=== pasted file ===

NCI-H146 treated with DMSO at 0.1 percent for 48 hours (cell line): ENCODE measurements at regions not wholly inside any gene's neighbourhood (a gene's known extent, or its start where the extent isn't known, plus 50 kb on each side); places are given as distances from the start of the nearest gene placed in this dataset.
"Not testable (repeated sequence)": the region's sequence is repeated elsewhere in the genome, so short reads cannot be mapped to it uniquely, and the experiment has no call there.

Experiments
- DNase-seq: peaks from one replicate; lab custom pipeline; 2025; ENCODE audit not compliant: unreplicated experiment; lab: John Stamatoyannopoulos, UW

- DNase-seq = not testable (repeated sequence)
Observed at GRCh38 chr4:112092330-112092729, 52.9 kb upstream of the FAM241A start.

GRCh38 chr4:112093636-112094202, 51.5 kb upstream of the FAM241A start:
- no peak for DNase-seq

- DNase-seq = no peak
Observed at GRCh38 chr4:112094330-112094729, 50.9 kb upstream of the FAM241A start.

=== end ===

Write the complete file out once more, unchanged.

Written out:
NCI-H146 treated with DMSO at 0.1 percent for 48 hours (cell line): ENCODE measurements at regions not wholly inside any gene's neighbourhood (a gene's known extent, or its start where the extent isn't known, plus 50 kb on each side); places are given as distances from the start of the nearest gene placed in this dataset.
"Not testable (repeated sequence)": the region's sequence is repeated elsewhere in the genome, so short reads cannot be mapped to it uniquely, and the experiment has no call there.

Experiments
- DNase-seq: peaks from one replicate; lab custom pipeline; 2025; ENCODE audit not compliant: unreplicated experiment; lab: John Stamatoyannopoulos, UW

- DNase-seq = not testable (repeated sequence)
Observed at GRCh38 chr4:112092330-112092729, 52.9 kb upstream of the FAM241A start.

GRCh38 chr4:112093636-112094202, 51.5 kb upstream of the FAM241A start:
- no peak for DNase-seq

- DNase-seq = no peak
Observed at GRCh38 chr4:112094330-112094729, 50.9 kb upstream of the FAM241A start.